How to unbridle your natural creativity

Unbridle your natural creativity with this incredibly easy approach

If you had asked Vince Lombardi what made someone successful, he would have given you a pretty succinct answer:

“Success demands a singleness of purpose.”

When we think of success we think immediately of laser pinpointed focus; a birddog-like obsession of purpose that forces constantly over the finish line in an exhausted and emaciated state of existence.

Publilius once said that “to do two things at once was to do neither,” and that’s obviously true when it comes to things like emailing or driving, but it’s not the case when it comes to our creativity. Sometimes, doing two things at once is just the thing we need to get those creative juices flowing again and sometimes it’s just the thing we need to reignite our passion for life.

I introduce to you: slow-motion multitasking.

It was a phrase I first came across while listening to a brilliant TedTalk from Tim Harford.

Slow-motion multitasking is basically the concept that doing slow, intentional and enjoyable multi-tasking is the key to stimulating our creativity.

For example, when things go wrong or you hit a wall with whatever you’re working on, you take a step back to pursue something else. When you feel your creativity starting to open up again, you return to your first project. Hopefully, feeling a sense of refreshment that allows you to complete it with more success than your initial attempt.

Giving ourselves a few different tasks to complete at once can be challenging, but it’s exactly that kind of diversity that allows us to grow as problem solvers. When we work on several projects at once, those projects can self-pollinate and that (usually) results in innovation.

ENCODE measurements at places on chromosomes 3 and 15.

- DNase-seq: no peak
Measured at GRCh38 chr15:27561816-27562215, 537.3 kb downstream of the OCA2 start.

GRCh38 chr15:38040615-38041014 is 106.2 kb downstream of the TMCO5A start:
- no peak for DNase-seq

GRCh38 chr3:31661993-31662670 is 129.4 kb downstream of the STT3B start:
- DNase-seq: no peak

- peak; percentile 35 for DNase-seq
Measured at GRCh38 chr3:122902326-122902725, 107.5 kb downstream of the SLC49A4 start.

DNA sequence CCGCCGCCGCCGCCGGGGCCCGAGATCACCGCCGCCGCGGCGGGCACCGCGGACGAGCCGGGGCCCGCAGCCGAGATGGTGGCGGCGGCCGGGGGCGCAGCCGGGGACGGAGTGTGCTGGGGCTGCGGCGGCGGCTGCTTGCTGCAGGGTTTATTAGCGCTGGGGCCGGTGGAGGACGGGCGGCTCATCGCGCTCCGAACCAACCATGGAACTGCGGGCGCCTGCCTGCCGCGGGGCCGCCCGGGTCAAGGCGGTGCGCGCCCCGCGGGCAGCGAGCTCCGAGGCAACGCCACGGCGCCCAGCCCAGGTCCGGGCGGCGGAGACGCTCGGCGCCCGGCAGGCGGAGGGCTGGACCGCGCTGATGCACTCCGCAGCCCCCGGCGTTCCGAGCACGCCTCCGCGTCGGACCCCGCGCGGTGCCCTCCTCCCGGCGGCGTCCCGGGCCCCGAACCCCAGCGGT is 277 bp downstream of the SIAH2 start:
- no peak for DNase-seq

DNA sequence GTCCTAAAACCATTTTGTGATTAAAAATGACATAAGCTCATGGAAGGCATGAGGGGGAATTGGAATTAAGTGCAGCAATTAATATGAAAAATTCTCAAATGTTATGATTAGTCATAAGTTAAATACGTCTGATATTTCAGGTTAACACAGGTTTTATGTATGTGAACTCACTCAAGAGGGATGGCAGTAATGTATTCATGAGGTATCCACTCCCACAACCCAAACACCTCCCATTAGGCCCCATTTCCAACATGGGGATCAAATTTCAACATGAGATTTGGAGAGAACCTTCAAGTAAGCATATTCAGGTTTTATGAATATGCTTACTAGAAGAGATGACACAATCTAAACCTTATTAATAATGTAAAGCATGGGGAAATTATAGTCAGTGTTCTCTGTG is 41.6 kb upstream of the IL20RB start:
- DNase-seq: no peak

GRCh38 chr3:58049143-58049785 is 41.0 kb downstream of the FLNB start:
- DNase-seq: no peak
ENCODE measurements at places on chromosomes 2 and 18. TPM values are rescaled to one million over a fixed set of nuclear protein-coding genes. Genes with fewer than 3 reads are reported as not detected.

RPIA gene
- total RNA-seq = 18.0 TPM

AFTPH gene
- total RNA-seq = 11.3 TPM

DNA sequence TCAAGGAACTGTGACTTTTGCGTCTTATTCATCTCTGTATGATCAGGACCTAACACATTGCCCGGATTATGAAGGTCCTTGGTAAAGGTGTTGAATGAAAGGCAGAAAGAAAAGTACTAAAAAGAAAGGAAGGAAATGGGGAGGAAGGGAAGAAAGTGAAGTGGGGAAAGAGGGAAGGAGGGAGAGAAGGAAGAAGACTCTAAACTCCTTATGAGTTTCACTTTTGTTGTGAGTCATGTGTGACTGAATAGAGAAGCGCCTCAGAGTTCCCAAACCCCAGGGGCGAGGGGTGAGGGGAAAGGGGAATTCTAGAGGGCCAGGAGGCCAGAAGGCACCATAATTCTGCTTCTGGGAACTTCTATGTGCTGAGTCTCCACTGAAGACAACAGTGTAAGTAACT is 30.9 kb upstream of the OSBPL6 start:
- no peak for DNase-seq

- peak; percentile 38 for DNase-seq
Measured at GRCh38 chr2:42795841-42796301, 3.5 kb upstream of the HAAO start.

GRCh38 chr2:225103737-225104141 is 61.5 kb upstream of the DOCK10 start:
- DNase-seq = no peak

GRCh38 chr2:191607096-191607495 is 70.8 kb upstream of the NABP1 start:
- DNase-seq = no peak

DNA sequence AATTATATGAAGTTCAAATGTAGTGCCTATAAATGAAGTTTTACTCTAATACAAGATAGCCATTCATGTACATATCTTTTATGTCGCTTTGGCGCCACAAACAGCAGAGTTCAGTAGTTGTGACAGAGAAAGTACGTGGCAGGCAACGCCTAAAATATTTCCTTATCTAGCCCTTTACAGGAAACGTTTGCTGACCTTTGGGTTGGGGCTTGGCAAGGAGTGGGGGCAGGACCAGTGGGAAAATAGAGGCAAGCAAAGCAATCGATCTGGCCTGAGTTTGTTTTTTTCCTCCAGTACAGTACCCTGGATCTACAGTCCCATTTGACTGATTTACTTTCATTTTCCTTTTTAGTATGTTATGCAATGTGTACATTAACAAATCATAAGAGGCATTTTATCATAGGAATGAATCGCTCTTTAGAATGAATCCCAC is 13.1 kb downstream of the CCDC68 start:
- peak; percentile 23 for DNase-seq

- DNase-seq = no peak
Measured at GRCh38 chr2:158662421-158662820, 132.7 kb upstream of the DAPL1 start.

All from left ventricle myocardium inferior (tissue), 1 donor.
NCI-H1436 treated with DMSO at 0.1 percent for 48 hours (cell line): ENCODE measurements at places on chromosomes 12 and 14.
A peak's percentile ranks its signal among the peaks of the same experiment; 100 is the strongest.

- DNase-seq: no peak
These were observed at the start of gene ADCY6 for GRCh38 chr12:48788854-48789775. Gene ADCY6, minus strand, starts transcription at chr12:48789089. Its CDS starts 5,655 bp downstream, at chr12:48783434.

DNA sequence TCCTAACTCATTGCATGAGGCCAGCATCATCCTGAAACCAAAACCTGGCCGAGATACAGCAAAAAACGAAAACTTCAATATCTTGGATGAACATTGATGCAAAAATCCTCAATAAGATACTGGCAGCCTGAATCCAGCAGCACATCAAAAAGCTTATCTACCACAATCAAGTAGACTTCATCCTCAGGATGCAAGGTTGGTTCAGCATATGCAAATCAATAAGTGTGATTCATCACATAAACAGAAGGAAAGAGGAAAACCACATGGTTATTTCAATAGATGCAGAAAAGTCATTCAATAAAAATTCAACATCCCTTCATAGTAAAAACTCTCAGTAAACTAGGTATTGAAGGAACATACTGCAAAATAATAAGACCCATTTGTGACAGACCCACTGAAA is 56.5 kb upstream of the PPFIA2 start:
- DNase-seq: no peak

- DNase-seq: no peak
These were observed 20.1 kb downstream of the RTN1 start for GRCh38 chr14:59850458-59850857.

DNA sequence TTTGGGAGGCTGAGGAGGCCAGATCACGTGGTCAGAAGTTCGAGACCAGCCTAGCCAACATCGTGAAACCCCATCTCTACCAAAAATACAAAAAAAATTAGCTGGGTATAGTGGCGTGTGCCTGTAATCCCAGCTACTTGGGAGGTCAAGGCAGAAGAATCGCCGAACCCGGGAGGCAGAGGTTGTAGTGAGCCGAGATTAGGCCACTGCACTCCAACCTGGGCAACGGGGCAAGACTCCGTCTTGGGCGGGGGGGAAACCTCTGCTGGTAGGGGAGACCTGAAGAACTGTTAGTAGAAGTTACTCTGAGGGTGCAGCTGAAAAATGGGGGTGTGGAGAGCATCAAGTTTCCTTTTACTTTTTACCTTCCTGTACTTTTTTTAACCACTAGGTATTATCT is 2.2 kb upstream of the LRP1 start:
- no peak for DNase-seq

Consider the story of Albert Einstein.

In 1905, Albert Einstein published four scientific papers that were remarkable and history-making. One of the papers was on the Brownian theory, and provided not only the empirical evidence that atoms exist, it also laid out the mathematics behind financial economics.

Next came a paper on special relativity, and after that followed another paper on the photoelectric effect (the reason our solar panels work today and worthy of a Nobel Prize). The fourth paper was the one that brought us the infamous E=mc² — an equation which radically changed science forever.

Despite the wise musings of Publilius or Vince Lombardi, Einstein excelled when he dabbled a little in all the things that interested him. Rather that doggedly pursuing one topic until he was numb and dumb with boredom, Einstein allowed himself to commit to several large products and it paid off in spades.

Trust me, this skill applies to you too.

Okay. I know that Einstein is a bit of an extreme example, but it’s one that works. While researching the Brownian theory might not be the same as going to work at the local post office, this approach to thinking and living is one that can have transformative power in our own lives.

It seems counterintuitive, perhaps, to stretch yourself across several tasks or projects at once.

Usually, we fall into multitasking because we’ve fallen behind somewhere else in our lives. Whether it’s work or your personal life, desperation leaves us running late, stressed out and juggling way more than we can handle. When we think multi-tasking we think chaos, and we think we have to do everything at once.

Slow-motion tasking is more controlled than that…

Read the rest of the story on Medium.

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